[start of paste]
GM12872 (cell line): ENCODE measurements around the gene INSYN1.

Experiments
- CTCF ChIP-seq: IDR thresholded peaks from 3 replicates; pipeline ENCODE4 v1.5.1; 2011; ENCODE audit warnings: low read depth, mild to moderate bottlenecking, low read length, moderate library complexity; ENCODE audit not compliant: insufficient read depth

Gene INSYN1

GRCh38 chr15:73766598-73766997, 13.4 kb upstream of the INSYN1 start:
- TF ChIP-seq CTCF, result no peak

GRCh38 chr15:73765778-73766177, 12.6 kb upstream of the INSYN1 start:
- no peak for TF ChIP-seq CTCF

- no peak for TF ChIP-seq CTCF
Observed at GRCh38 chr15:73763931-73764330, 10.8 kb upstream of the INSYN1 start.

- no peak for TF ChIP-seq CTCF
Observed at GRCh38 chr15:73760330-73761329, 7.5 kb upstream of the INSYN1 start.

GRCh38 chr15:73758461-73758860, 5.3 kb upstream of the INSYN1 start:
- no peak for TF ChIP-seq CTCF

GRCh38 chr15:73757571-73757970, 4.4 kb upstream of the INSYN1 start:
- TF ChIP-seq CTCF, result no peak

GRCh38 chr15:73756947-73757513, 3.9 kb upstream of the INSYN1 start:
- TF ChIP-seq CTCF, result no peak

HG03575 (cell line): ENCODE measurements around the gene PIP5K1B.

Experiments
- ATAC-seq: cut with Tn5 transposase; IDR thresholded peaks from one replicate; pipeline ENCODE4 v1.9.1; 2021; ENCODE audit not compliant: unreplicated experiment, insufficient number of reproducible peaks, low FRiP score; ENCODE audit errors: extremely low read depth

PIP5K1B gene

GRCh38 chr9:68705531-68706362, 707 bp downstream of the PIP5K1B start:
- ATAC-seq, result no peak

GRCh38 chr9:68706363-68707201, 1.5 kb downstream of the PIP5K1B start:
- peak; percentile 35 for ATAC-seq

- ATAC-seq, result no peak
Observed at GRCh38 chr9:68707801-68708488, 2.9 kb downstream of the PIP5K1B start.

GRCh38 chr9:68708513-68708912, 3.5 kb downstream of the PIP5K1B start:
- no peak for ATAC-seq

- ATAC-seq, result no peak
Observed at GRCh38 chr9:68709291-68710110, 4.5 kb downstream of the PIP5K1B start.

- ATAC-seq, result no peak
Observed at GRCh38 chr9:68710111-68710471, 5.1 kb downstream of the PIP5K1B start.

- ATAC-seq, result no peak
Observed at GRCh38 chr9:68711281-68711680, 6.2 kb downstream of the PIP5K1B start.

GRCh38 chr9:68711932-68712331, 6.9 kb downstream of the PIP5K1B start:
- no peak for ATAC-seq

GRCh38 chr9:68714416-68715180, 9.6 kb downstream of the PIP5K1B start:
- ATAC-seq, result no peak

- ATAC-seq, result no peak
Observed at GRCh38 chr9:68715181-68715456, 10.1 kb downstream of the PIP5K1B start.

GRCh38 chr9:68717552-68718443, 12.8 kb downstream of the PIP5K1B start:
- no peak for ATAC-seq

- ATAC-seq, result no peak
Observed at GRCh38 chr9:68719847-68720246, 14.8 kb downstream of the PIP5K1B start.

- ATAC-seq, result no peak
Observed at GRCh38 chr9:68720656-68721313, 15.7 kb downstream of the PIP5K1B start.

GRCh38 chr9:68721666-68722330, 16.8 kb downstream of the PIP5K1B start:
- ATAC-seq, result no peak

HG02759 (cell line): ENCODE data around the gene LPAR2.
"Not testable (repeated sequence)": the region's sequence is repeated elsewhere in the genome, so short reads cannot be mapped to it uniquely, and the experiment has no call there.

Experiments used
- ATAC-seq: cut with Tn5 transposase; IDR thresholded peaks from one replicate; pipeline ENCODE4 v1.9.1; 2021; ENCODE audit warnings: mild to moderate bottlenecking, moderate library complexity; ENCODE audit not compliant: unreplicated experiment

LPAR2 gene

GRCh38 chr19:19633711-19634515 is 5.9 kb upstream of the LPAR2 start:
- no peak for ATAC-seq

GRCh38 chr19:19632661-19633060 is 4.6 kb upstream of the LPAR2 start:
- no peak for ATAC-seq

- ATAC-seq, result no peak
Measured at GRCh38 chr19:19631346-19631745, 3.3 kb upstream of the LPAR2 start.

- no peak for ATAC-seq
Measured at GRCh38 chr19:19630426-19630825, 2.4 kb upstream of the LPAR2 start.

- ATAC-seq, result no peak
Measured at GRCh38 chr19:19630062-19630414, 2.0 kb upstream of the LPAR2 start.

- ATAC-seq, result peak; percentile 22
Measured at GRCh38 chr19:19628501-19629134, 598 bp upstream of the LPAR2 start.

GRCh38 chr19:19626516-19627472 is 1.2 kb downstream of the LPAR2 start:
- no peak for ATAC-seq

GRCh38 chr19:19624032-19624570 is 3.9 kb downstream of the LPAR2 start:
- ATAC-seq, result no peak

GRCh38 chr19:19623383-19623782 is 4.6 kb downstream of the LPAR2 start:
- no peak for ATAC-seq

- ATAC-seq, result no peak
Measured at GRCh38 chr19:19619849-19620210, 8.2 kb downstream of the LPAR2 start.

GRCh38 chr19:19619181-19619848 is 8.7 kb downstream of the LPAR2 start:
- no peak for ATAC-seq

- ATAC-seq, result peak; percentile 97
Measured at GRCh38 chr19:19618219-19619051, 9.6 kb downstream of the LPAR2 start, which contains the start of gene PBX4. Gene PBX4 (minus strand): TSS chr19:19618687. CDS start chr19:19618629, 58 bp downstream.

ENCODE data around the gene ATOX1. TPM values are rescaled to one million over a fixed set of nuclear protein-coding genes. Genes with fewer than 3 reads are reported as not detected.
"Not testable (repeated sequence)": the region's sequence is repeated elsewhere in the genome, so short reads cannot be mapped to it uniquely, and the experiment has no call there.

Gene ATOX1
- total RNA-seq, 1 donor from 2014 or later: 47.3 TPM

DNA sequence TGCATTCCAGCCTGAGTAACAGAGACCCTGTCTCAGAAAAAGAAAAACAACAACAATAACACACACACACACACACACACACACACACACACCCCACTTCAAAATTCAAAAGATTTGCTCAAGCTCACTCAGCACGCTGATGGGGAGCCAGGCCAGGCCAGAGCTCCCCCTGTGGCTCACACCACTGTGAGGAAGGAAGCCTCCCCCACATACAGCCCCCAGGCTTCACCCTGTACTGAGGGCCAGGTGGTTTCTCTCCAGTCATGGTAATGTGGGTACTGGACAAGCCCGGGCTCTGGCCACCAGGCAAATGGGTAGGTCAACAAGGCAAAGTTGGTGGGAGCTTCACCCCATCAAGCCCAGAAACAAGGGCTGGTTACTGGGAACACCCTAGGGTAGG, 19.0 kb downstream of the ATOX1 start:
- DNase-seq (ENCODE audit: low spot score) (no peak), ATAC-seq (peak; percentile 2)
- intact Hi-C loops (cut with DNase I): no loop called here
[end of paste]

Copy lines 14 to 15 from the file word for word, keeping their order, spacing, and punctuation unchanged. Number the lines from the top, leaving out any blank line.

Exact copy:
- no peak for TF ChIP-seq CTCF

GRCh38 chr15:73757571-73757970, 4.4 kb upstream of the INSYN1 start: